It’s a therapist’s job to help people find their own answers. When it comes to healthy living, we spend a lot of time telling them what they should do. By the time you’ve explained how one’s mood and stress level benefit from exercise, regular hours, spiritual practice and skipping drugs and alcohol, your index finger can be exhausted from the waggling.
This paradox will only grow worse, with the University of Montreal Hospital Research Center’s new study on diet and mice’s behavior. Stephanie Fulton, Ph.D and her team found that after twelve weeks of high-fat, high sugar meals, their subjects froze under stress. They were less likely to explore new environments, and more likely to scurry for safety. Compared to a control group of mice fed the pelletized equivalent of grilled quinoa and kale, they gave up faster in tests of ‘behavioral despair’. In short, they looked anxious and depressed.
Behavior can have lots of explanations, of course. It’s been assumed that anxiety and unhealthy eating correlate, because we seek solace in ‘comfort food’ when we feel stressed. Sadly, Fulton’s study suggests the reverse. Brain scans indicated the mice on high-fat diets had elevated levels of corticosterone, a hormone conclusively linked to anxiety and CREB, a molecule implicated in the fear response. Saturated fat appears to be the enemy here – the mice who were fed “good fats” like olive oil didn’t show as much anxiety.
In interviews, Fulton theorized there’s also a neurological link between scrumptiously unhealthy food and depression. She surmises that because high-fat, high-sugar eats are so ineffably delicious, they trigger releases of dopamine. That’s a neurotransmitter associated with pleasure, particularly with reward-driven learning. Life being unfair, the rush of dopamine leads to a corresponding crash, which causes symptoms of depression. Over time, per Fulton, this can reshape the brain’s reward circuits. Instead of easing life’s suffering, steady consumption of greasy, sugary treats may create an addictive pattern of short-term highs and long-term gloom.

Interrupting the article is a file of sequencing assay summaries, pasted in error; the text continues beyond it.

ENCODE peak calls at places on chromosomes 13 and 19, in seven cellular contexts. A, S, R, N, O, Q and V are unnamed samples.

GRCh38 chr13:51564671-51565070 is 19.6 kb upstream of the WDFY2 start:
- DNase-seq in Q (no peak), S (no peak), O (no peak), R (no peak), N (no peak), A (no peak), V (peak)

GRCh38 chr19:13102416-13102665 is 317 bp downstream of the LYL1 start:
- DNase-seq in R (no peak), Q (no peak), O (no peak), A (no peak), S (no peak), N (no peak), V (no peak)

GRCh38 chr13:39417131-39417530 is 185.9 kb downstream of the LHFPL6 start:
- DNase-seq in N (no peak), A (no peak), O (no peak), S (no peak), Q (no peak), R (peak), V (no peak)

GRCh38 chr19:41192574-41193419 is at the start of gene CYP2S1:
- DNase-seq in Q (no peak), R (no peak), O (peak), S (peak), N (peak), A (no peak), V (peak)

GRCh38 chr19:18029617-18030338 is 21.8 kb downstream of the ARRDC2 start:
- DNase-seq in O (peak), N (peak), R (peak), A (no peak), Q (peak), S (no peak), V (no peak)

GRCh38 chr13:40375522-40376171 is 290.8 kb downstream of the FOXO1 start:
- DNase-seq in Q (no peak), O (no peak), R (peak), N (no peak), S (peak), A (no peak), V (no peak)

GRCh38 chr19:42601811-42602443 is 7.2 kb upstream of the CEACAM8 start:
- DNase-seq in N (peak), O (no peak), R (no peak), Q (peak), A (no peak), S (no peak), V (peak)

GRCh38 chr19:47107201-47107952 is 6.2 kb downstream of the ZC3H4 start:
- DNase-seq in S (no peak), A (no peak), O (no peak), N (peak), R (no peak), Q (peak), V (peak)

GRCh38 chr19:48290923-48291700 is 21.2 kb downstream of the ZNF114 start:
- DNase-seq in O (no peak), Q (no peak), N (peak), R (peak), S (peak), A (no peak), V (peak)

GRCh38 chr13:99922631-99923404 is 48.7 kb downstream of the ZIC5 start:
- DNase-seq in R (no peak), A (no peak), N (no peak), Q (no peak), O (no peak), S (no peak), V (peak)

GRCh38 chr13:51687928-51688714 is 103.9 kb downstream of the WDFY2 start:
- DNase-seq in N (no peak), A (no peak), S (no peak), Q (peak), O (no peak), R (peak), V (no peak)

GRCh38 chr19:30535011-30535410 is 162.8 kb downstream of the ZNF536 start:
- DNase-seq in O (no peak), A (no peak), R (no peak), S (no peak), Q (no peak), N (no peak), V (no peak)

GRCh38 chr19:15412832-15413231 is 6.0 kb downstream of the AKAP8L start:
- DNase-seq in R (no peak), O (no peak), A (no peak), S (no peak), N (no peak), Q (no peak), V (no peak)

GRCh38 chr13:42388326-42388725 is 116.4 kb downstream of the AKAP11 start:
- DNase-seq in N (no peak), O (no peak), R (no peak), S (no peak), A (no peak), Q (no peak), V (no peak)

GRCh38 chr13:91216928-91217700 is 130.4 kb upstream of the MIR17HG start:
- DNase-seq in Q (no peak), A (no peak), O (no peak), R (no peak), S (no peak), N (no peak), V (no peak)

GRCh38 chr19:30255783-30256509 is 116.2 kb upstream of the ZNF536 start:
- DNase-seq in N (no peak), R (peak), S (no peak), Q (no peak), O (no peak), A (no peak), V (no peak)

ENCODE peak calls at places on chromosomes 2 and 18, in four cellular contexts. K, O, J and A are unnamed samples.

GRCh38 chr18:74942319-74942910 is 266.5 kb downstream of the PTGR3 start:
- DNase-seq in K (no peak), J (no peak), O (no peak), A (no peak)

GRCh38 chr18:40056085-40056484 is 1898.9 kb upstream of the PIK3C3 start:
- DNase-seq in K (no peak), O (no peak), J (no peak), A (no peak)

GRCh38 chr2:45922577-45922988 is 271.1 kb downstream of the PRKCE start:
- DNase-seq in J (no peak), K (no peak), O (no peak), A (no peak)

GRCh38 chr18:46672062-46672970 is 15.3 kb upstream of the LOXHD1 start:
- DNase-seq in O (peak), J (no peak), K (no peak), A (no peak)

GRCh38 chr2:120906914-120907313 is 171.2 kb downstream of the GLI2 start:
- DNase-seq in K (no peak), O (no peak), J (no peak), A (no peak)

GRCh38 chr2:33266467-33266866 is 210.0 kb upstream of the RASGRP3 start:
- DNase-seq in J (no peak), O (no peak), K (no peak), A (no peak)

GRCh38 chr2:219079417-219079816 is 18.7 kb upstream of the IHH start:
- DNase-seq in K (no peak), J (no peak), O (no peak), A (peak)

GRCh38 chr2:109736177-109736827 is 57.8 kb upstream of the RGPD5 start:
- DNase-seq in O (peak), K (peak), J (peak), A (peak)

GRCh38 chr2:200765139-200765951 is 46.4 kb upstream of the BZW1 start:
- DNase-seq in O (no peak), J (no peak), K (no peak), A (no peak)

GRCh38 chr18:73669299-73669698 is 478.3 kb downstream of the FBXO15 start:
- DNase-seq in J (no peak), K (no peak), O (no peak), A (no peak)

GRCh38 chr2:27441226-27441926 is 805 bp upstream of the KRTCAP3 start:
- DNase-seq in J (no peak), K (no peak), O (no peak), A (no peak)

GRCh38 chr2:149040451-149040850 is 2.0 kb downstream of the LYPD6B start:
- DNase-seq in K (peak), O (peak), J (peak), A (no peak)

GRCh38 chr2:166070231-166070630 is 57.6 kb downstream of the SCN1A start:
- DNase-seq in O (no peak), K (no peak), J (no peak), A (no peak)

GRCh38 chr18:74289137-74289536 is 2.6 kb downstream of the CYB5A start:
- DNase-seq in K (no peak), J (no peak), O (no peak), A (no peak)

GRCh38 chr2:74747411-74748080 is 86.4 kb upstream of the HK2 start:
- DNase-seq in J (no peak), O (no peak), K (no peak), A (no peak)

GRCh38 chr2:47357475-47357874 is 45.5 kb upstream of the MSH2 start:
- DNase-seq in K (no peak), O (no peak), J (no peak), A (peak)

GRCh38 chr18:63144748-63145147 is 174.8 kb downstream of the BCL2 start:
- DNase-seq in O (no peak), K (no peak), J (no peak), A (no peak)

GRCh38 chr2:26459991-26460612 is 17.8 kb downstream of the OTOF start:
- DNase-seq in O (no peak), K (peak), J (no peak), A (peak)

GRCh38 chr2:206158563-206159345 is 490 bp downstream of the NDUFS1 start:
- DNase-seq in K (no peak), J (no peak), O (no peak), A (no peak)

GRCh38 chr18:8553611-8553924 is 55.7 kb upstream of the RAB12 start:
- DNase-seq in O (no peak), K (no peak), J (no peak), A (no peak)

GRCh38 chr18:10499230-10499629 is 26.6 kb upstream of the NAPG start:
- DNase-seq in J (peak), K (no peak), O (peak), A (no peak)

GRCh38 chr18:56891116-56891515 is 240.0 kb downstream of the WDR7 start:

David C.W. Lau MD PhD, editor of Canadian Journal of Diabetes emphasized this study only shows association, not causation. The researchers freely admit it is hard to square their findings with other studies where mice on similar diets became more docile. Given that, two points come to mind:
1. The clash between offering health advice and helping people find their own answers? It’s an irony, but not a conflict. We’d be remiss if we didn’t tell people there are quick steps to improve one’s mood. “You have worse problems than lack of exercise,” I’ll say. “But exercise would help.”
2. Occasional indulgences are not a high-sugar, high-fat diet. Vegetarians’ organic, easy-going good humor is enviable, but not every client will be pried away wholly from sugar and fats. Good food is one of life’s great pleasures, and life has to be worth living. As clients often ponder when they’re offered MAOIs: if you give up chocolate, cheese and wine entirely in trade for an effective antidepressant, has your life actually improved?
Citation: Diet-induced obesity promotes depressive-like behaviour that is associated with neural adaptations in brain reward circuitry. Sharma S, Fulton S. Int J Obes (Lond). 2012 Apr 17. doi: 10.1038/ijo.2012.48. PMID: 22508336 [PubMed – as supplied by publisher]
@ 2012 Jonathan Miller All Rights Reserved